Traveling is a wonderful experience. You’re continuously thrust into new and beautiful environments, you meet tons of incredible individuals, you get to try new foods you wouldn’t have otherwise, you learn expanse of amounts of history, and you have nothing to worry about except where you’ll be sleeping or how you’ll be getting to the next place.
But, despite all the amazing aspects of Traveling, like everything else in life, it comes with its ups and downs.
Most of what we see online that relates to Traveling only shows the exciting and glamorous parts. What I’m learning though, is that it’s not always so exciting and glamorous. And I’m not talking about dirty hostel showers or doing your laundry once a month. I’m talking about the mentally exhausting aspects of Traveling: not being able to speak the language, being the only non-white or white or Asian individual somewhere and being stared at, constantly getting lost, not knowing where the good restaurants or bars are for weeks and weeks.
While people love to rave about their happy travel moments, people rarely share their negative experiences. Moments when they’re homesick, lonely, and uncomfortable. Moments when they wish they were home, wish they could speak the language, moments where they didn’t feel so starkly foreign. Moments where you wish you were surrounded by your friends, moments when you’re drained of talking about where you’re from, how long you’ve been Traveling, where you just were or where you’re going next.
I’ve been on the road for nine weeks now. I have another three weeks to go. Last week I was contemplating whether changing my tickets and flying home early might be the right move. I kept wavering almost the entire week whether the right course of action would be to go home and save some money to put towards my move (after I finish Traveling I’ll be moving to a new city). I kept trying to introspect and figure out whether I had learned everything I wanted to, and more importantly needed to learn, Traveling on my own. As much as I wanted to indulge my appetite, meet new people, and have wonderful new experiences, this trip was more about a journey of introspection where I could learn about myself and grow as a person. Where I could face my fears head-on and alone, where I would be forced to be patient, to get out of my comfort zone, and not simply run away from my fears.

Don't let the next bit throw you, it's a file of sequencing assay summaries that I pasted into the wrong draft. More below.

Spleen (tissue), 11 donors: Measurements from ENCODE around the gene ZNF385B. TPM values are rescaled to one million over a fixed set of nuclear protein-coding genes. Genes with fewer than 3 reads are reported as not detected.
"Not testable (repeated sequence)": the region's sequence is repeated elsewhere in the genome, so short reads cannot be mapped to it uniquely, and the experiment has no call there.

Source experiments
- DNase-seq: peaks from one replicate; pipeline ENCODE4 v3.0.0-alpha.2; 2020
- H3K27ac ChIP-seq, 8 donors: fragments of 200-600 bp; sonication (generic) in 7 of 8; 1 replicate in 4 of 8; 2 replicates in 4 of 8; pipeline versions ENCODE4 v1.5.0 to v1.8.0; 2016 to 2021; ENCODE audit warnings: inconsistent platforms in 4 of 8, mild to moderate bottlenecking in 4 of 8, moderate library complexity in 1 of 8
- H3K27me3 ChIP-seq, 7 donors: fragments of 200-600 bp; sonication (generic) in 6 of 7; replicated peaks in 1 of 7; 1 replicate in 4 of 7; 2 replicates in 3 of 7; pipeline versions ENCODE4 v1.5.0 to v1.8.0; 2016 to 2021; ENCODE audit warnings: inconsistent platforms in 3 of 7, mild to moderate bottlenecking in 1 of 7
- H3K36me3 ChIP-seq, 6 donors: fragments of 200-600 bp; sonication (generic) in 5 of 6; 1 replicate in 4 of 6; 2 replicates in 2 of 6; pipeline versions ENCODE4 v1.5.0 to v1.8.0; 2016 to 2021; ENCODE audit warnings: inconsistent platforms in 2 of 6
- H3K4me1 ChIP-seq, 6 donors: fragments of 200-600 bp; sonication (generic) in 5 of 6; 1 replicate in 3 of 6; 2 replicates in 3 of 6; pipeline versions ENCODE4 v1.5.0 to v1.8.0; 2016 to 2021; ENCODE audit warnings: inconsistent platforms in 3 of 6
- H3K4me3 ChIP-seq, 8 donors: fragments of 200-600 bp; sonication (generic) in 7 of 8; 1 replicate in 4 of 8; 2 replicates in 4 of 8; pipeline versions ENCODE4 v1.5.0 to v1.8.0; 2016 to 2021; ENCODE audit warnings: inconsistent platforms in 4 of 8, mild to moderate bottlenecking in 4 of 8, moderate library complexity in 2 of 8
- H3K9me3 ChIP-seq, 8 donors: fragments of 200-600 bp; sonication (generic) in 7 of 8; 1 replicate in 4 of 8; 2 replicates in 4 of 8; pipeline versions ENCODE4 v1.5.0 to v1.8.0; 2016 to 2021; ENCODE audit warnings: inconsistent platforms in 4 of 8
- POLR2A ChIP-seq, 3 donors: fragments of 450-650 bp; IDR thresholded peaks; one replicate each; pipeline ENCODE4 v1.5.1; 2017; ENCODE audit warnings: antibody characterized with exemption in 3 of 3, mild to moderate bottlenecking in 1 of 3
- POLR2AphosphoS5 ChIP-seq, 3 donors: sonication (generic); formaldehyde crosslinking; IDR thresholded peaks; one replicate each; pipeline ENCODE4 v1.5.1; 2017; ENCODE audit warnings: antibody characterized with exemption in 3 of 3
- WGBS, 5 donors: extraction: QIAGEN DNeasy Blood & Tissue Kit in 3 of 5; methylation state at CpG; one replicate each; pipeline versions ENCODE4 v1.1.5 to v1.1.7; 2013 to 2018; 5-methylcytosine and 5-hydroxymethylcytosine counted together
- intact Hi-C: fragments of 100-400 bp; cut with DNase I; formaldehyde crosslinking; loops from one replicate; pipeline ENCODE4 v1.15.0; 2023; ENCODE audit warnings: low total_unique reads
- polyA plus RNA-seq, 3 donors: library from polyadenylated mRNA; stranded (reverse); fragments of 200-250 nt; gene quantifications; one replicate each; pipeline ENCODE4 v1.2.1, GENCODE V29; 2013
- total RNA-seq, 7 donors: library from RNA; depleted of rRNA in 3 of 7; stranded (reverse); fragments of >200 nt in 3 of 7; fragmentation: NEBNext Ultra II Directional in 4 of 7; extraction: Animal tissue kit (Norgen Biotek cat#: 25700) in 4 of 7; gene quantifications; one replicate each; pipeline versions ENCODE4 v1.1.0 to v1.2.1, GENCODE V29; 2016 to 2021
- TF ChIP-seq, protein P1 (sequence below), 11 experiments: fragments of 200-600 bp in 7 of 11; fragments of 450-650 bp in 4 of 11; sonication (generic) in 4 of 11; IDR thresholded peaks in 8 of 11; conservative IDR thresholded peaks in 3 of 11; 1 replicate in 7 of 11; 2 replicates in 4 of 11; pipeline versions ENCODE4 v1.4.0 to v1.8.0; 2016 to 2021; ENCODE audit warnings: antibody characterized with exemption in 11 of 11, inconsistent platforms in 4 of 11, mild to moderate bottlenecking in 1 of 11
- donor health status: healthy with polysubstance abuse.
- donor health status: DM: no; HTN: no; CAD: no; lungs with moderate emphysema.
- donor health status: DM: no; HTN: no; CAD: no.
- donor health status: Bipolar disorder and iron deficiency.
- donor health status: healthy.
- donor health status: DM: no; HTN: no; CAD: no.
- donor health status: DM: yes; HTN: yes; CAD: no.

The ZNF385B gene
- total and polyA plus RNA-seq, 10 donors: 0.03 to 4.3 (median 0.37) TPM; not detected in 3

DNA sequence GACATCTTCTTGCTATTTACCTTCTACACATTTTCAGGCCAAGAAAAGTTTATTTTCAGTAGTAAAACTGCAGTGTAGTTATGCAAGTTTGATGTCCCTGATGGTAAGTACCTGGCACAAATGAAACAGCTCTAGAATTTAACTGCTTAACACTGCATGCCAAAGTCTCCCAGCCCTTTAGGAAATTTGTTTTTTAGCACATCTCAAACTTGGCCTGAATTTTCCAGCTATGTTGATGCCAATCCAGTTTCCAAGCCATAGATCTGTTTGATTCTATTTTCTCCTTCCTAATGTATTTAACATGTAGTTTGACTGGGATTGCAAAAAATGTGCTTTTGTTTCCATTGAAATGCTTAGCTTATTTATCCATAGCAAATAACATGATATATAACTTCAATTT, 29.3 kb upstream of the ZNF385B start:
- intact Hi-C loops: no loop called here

Then it hit me, wasn’t my contemplating to go home early my typical behavior of trying to run away from my fears?
If everything has its ups and downs, then I guess Traveling does too. Maybe I was meant to experience loneliness, sadness, homesickness, and alienation. Maybe all these feelings are all legitimate parts of Traveling, just like all the fun stuﬀ is too. Maybe part of the learning process that inspired this entire trip will come from experiencing the hard part and persevering though it.
I recently read an article on Beautiful Creative Inspiring Life that really got me thinking. The article is basically about how happiness shouldn’t be the goal. Being content should be the goal. And it’s true: you can’t always be happy, like anything in life there has to be a balance. At the beginning of my trip I was on an incredible high, and now I’m feeling the lows. But if life’s all about balance, then the highs have to be balanced out by the lows. Maybe going home early would be taking the easy way out—returning to comfort as a way of easily escaping the uncomfortable parts of Traveling.